The song, “Turn Your Eyes Upon Jesus” was playing over and over in my head. My friend, Julie McKeand Black, had just sung it in church the prior Sunday and it was comforting to hear her voice in my head singing truth during a stressful time. Alone and nervous, I couldn’t help but muster up the cheesiest and most comforting “Jesus thought” I’ve ever had. I closed my eyes and pictured Him sitting there with His arm around me. It was so vivid that I leaned to my left just a tiny bit- like you lean in when a loved one puts their arm around you. I don’t know how long I was like that or what I looked like when the dr came in, but he did. And he did not have any answers for me. His exact words- “Sometimes we can look at an ultrasound and know for sure that something is cancer; and sometimes we can know for sure that it’s not. But in your case we cannot tell for sure either way.” Yep- inconclusive… BS… not helpful. Of course it would be. That’s what so much of medicine seems to be sometimes. Looking back, I know I was mad because I didn’t get the “all clear” that I wanted. Sigh.

My next step was to schedule a biopsy where they could do a pathological assessment of the tumor cells and know for sure. And that would be scheduled for the following Tuesday. You know what that meant- another agonizingly long weekend- waiting for the next appointment so that I wouldn’t have to worry about this anymore. I know, I know… in the big picture and relative to most other peoples’ experiences with diagnoses, it was actually happening very quickly. It was hard to be patient, as I still didn’t realize it was just the beginning of the longest year of my life.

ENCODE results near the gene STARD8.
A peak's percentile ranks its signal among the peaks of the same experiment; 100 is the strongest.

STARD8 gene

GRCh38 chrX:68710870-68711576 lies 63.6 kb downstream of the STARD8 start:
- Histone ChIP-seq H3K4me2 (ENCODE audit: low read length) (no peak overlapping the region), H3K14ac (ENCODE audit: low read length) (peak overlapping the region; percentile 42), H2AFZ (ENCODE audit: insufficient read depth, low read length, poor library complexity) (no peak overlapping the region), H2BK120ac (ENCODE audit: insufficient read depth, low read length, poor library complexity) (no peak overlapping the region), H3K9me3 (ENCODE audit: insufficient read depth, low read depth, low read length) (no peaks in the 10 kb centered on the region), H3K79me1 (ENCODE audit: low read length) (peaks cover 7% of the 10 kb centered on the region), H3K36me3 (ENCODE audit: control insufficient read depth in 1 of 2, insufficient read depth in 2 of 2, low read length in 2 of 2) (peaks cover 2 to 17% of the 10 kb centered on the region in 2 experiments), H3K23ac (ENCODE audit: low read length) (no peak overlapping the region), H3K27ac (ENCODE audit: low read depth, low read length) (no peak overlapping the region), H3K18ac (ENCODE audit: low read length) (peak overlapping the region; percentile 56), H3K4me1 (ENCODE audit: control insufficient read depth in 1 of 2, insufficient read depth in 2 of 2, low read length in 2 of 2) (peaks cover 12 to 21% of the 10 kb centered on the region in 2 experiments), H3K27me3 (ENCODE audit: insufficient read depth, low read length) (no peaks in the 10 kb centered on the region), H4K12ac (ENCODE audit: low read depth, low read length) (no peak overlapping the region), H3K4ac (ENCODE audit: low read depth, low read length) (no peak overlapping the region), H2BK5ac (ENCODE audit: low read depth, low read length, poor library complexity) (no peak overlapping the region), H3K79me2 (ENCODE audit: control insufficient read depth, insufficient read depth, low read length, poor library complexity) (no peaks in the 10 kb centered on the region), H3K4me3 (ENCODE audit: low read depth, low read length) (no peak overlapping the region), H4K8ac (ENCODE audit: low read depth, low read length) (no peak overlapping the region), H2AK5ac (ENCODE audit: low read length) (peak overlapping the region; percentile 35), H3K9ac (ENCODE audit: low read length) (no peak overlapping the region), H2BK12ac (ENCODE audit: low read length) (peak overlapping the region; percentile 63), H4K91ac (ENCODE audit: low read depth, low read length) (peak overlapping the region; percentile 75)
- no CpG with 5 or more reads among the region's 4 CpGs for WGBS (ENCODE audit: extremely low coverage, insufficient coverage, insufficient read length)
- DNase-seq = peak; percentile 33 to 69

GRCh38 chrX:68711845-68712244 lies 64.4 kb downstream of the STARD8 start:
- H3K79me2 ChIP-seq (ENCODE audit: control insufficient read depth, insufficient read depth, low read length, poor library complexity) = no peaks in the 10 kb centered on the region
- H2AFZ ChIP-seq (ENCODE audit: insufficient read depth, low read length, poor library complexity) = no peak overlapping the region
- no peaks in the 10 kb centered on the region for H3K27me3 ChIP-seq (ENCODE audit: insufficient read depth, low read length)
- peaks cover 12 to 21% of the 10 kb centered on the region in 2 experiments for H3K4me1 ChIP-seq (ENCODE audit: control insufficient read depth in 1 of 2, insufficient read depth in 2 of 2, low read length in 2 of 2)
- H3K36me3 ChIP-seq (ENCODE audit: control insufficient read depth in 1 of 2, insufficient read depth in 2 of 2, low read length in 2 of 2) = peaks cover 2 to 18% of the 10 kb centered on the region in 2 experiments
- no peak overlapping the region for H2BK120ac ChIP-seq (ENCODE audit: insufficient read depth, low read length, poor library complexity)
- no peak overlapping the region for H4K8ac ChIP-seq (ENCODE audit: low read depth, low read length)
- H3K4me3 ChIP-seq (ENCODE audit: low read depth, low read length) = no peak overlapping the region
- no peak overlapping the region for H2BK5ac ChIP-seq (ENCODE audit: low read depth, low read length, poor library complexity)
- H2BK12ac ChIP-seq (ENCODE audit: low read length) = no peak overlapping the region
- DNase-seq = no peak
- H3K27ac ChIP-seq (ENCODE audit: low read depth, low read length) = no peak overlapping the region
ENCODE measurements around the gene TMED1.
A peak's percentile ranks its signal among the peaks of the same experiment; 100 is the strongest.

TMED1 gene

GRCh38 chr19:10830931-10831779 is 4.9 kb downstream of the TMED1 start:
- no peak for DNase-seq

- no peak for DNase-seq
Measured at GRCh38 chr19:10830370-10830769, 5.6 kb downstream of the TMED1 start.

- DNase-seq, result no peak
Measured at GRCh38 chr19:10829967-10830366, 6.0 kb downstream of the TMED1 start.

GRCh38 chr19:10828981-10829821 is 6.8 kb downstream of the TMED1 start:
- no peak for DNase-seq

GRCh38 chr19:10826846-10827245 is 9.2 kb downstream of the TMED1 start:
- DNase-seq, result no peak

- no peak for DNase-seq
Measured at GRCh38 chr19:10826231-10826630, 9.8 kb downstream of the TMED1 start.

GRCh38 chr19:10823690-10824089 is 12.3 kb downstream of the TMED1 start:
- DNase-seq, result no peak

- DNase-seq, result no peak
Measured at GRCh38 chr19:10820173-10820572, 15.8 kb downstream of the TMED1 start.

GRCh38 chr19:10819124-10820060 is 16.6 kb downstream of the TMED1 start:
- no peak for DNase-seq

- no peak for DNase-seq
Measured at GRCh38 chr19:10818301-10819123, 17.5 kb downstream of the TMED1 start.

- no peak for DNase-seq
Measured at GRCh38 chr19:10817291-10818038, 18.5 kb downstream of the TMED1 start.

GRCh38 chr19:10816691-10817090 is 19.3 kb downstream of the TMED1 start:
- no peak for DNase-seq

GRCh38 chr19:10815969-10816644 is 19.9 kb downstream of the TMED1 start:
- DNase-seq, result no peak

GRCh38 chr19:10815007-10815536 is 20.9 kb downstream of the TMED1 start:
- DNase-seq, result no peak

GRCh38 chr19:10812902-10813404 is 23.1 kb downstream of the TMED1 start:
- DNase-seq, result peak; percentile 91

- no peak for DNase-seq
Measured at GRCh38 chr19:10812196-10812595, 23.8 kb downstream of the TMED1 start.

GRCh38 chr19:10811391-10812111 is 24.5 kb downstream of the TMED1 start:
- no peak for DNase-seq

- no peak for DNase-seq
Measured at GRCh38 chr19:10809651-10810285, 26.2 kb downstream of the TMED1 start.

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25 down…

25 down. 8 to go. It’s so great to think that the end is coming soon. November 20th should be my last radiation treatment. That’s the week of Thanksgiving, which seems so incredibly appropriate, doesn’t it?!?. Radiation is just as exhausting as they said it would be. It’s amazing how good I feel in the late mornings- once I’m up and moving and at work I feel good. (Probably helps that I listen to some great music on the drive to work every day). But by the afternoon and after my radiation every day the exhaustion hits hard. And some days I try to squeeze in too much and hit a wall when I get home (somehow things like getting gas and stopping at the post office have become “too much”). Today was one of those days. Thankful to have delicious leftovers from friends’ meals that the girls could heat up on their own. Though Liana decided her dinner tonight was bread, tortilla chips and an apple. Sounds perfect, honey… go for it. 

My skin has definitely reacted, but not too severely. I have one large section that looks like it has a pink rash and is pretty itchy. And a patch under my arm that is dark tan colored and sore inside. My doctor keeps tabs on me every week and assured me today that these are still very typical skin changes and she’s confident I’ll get through to the end of this without much more reaction. I’m applying all of the lotion I’m supposed to use and have been adding fresh aloe from a plant I’m borrowing from a friend (thanks Alli Herren).

The last 8 radiation treatments are considered “boost treatments”. They are focused just on the mastectomy scar and are more superficial than what I’ve had so far. They say that when cancer does recur, it usually comes back along the scar line. So they do concentrated radiation in that area at the end of treatment to make sure they hit it hard. If that prevents recurrence, then it sounds good to me.